3. Open Source Software (OSS) – OEMs and suppliers increasingly introduce open source software, mostly based on Linux and Android, and integrate a vast number of libraries from the open-source community. This practice of development is driven by the need to be quicker and more agile in the face of growing customer demand. This reliance on OSS opens up yet another slew of security deterioration.


From Best-Practices to Regulation

These are all difficult problems, and have been the focus of the automotive cybersecurity community for the last decade, and various efforts have been made to guide the industry in the right direction; I’ve personally been involved in some of these initiatives and it’s worthwhile to accredit their contribution to the increasing maturity of security practices of the period:

  1. The 2016 SAE J3061 “Cybersecurity Guidebook for Cyber-Physical Vehicle Systems”
  2. The 2016 NHTSA “Cybersecurity Best Practices for Modern Vehicles”
  3. The “Best Practices Guides” by the Auto-ISAC consortium of OEMs and suppliers

Most notably, in recent years the industry has collaborated around the issuance of an international standard – ISO/SAE21434 – an extension to the SAE J3061 work. At about the same time, the United Nations Economic Commission for Europe (UNECE), under the WP.29 workgroup of Harmonization of Vehicle Regulations has moved forward with setting regulations that OEMs and manufacturers will have to meet when it comes to automotive cybersecurity before they can issue vehicle type approval, without which a car may not be sold. Both the ISO standard and the WP.29 work include a directive for the continuous management and monitoring of vulnerabilities through the vehicle lifecycle, from development all the way to after-sales.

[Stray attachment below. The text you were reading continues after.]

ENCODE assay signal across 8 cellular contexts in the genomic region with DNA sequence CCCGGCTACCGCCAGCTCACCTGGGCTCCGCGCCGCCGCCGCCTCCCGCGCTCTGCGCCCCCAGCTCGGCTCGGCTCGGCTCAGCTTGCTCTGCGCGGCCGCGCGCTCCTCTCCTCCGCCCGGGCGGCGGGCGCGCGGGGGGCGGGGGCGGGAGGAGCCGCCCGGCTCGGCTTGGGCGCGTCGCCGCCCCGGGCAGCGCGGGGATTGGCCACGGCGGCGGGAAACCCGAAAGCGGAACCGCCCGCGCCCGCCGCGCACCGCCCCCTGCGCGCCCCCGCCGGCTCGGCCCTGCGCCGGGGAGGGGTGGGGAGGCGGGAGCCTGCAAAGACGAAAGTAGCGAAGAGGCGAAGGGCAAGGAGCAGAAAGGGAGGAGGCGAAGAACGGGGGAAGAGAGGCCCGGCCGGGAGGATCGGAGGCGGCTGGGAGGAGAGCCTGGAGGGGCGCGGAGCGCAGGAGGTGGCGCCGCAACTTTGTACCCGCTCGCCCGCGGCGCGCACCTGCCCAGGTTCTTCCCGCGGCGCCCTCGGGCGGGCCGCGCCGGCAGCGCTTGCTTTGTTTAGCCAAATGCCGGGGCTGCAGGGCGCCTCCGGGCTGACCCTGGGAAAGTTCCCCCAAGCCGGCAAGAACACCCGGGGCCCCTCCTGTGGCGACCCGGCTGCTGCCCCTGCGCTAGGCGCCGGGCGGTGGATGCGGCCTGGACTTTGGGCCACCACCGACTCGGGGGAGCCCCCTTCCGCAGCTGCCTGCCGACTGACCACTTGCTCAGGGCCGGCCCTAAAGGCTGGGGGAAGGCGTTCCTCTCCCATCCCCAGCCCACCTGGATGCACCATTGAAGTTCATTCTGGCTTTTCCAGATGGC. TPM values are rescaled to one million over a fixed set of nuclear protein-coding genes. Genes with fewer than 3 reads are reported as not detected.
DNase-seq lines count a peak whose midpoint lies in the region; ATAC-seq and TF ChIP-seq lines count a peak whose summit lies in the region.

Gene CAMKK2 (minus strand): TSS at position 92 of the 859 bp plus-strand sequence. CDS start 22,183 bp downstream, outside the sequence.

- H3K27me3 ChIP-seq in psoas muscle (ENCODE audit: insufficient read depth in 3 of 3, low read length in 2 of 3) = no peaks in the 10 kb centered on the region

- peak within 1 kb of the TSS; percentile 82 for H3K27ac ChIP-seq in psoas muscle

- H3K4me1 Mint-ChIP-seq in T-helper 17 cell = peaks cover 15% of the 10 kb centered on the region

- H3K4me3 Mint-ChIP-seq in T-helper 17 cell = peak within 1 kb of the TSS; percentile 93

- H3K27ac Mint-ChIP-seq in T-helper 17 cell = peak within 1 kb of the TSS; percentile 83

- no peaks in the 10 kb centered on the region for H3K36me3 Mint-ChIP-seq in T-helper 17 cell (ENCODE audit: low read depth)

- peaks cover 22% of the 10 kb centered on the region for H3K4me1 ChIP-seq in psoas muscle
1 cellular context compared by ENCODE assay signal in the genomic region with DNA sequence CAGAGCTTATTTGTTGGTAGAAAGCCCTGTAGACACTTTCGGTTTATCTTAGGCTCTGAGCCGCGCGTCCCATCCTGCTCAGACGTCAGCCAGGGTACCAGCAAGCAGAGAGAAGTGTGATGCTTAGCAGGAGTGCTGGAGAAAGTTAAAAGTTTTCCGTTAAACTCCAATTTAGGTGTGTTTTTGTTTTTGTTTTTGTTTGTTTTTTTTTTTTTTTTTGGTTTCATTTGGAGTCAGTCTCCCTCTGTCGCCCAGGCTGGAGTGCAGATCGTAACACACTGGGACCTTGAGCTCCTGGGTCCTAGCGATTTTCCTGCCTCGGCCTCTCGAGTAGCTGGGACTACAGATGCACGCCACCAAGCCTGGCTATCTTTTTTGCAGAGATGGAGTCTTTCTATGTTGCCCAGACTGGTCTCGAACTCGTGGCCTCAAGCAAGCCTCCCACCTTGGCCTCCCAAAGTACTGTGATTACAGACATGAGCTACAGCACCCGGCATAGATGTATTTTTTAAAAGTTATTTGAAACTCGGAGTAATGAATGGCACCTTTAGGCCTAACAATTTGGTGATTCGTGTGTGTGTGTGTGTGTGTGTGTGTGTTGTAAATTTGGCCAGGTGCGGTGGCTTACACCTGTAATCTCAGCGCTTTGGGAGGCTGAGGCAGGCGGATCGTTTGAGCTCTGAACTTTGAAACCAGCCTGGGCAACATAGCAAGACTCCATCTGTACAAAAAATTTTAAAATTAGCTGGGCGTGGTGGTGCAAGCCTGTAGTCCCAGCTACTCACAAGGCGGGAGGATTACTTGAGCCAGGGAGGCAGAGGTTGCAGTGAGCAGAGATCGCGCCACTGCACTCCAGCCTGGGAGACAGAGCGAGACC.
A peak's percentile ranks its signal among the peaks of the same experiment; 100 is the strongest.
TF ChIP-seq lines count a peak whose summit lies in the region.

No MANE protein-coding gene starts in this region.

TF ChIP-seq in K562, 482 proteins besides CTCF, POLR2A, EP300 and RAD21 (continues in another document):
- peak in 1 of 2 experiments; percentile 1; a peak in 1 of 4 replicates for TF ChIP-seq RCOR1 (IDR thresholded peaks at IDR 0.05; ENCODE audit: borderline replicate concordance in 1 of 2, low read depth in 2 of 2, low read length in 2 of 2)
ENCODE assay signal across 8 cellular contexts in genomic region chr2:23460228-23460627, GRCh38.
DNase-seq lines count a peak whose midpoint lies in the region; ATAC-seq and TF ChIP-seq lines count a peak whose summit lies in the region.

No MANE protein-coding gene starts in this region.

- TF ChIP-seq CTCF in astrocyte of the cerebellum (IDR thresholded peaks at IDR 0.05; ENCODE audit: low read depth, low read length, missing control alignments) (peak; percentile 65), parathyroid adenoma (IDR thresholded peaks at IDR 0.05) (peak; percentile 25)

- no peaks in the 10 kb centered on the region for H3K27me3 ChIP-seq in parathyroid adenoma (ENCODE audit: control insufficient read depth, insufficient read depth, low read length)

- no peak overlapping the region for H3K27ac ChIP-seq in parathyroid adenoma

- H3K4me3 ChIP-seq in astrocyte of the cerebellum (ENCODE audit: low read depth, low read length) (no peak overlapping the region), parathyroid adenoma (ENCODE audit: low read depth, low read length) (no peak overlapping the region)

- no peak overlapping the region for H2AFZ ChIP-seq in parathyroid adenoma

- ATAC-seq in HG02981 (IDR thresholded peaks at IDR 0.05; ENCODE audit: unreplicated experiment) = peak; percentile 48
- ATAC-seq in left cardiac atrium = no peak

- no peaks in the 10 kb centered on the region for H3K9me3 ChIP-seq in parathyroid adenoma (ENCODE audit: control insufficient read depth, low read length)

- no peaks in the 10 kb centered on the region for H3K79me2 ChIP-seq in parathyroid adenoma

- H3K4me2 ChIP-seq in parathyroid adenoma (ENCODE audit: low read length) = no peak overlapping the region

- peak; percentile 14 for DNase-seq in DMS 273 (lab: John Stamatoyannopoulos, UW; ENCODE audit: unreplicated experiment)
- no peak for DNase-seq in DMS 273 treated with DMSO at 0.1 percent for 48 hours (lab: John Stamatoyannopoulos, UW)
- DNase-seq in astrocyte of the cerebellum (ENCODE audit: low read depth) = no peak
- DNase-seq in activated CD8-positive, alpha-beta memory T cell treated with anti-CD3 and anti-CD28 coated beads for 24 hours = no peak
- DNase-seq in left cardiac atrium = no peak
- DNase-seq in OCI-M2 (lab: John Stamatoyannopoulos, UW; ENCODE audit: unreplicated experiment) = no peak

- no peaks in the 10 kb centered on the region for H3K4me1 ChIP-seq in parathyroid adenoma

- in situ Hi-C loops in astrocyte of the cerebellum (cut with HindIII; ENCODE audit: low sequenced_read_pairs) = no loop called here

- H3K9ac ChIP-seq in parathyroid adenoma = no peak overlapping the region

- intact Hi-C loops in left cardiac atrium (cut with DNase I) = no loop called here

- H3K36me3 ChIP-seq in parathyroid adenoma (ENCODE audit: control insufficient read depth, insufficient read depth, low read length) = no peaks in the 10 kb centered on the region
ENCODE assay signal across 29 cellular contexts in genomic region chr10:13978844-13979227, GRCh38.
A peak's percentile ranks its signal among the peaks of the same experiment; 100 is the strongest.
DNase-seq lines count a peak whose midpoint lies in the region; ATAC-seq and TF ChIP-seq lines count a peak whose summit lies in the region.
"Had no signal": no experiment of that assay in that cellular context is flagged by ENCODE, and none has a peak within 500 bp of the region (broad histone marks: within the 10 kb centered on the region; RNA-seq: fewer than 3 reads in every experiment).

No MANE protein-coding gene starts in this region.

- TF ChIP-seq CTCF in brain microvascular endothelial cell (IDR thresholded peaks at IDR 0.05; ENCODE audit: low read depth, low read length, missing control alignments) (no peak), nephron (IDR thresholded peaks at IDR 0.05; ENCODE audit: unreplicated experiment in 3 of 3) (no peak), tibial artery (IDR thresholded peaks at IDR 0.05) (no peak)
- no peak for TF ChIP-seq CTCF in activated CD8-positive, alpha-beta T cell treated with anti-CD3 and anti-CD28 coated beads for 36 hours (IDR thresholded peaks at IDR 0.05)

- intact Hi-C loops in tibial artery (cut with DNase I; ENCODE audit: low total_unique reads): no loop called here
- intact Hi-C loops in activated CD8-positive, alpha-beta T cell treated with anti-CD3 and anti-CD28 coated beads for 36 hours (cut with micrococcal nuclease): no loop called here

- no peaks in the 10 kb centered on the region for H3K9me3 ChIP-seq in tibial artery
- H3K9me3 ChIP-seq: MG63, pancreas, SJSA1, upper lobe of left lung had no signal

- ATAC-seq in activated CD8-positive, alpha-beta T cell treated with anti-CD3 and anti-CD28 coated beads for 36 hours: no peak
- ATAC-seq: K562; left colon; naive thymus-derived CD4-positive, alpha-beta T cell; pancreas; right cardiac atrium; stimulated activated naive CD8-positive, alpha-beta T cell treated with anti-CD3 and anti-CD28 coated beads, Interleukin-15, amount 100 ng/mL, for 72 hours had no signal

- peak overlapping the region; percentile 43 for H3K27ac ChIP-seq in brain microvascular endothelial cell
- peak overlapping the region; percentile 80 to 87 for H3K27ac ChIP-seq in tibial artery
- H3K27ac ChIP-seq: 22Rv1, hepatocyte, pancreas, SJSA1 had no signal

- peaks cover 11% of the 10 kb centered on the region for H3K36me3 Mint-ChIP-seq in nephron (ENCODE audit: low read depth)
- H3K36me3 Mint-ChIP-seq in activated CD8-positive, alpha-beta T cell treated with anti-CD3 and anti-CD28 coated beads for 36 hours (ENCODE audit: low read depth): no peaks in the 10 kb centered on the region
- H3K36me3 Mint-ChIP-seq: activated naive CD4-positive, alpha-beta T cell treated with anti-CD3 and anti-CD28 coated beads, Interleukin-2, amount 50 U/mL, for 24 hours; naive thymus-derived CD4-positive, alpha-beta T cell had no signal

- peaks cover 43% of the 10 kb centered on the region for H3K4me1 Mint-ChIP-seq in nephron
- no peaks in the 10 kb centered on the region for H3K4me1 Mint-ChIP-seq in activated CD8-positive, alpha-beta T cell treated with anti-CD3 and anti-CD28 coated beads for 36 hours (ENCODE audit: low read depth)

What we are witnessing here is the transition of an industry driven by best-practice to a regulated one, like vehicle quality and safety evolved in the past.


Security Digital Transformation

Having a clear and regulated process is a big step towards improving the security posture of vehicles, but processes alone are not enough. Managing vulnerabilities at scale in a reality of growing software complexity poses multiple challenges:

  1. Visibility – the automotive industry has traditionally been organized according to the notion of functional components; consequently, OEMs have optimized their asset management systems to manage suppliers’ parts, with little visibility of the internal software composition of those parts. These systems are great in managing complex supply-chain distribution at the level of a hardware component (as well as for mechanical parts) but give little utility when it comes to issues at the software-level. Too often then, the biggest challenge faced by product security teams is getting insights into vulnerabilities and threats on systems where they have very little internal visibility.
  2. Relevancy – another challenge is “cutting through the noise”. NVD, the primary source of software vulnerabilities, reports on average more than 16,000 CVEs every year, of which > 90% have no application in the automotive industry, but without advanced software able to contextualize the data to the actual vehicle surface, security teams spend many hours through thousands of vulnerabilities just to clear them as “irrelevant”.